(WASHINGTON) — Remember the failure of the debt-reduction supercommittee? Members of Congress do, too — and they are already looking for ways to avoid the devastating, across-the-board spending cuts that will kick in early next year.
Five Republican senators Thursday announced a plan to replace the first year of automatic defense cuts, known as sequestration, because of the failure of the supercommittee to broker a deal late last year.
The “Down Payment to Protect National Security Act of 2012” plan would provide $127 billion in savings for this year through attrition, hiring two federal employees for every three that leave federal service and extending the current federal employee freeze, which includes members of Congress, for an additional year and a half.
As negotiated during the debt ceiling debate, the failure of the supercommittee to come up with at least $1.2 trillion in cuts last November is set to trigger cuts starting in January 2013 in defense and domestic spending. This plan announced Thursday would replace the $110 billion in across-the-board federal spending cuts for 2013 — for just one year.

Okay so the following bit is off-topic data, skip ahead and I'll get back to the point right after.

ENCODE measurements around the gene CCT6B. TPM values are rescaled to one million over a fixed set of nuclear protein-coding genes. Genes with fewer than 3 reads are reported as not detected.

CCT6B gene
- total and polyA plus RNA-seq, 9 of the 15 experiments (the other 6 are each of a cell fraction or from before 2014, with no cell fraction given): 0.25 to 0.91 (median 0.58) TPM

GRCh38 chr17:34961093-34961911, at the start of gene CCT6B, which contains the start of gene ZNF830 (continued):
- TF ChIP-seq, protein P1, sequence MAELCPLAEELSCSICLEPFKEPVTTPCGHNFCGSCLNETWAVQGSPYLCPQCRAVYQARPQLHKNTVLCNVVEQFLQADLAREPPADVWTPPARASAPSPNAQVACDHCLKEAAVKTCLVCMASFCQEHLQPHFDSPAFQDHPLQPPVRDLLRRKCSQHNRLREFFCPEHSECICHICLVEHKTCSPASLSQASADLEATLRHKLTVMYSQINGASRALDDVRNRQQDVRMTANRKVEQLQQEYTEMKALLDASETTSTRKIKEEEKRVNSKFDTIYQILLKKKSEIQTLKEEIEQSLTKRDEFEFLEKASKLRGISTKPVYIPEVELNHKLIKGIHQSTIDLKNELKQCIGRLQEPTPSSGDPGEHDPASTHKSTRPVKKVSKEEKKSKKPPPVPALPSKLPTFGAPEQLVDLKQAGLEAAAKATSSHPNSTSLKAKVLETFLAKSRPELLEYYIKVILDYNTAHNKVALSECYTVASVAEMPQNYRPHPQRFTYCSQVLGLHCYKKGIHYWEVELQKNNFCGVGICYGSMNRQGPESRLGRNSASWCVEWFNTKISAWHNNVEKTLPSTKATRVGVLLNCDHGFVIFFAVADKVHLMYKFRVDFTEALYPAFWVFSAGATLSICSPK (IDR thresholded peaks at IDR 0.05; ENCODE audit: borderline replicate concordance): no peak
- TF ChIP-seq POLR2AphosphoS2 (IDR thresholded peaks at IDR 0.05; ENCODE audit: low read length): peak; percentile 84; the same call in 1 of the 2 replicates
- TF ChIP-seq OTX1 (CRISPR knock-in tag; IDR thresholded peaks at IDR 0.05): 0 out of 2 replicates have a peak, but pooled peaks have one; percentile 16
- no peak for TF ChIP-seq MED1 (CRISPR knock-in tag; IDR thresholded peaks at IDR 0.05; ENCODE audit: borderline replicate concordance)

“I believe the cuts that would be required by sequestration aimed at the Department of Defense are a threat to our nation’s security and we are opposed to that draconian action,” Sen. John McCain, R- Ariz., told reporters Thursday, “as is the secretary of defense and others.”
Secretary of Defense Leon Panetta has said that the impacts of these automatic across-the-board sequestration cuts would be “devastating” for the department.
“[Panetta] either needs to be fired because he’s so off base or we need to listen to him and fix the problem,” said Sen. Lindsey Graham, R-S.C.
“We still live in a very dangerous world and everyone agrees that this kind of sequestration cannot take place,” McCain said.
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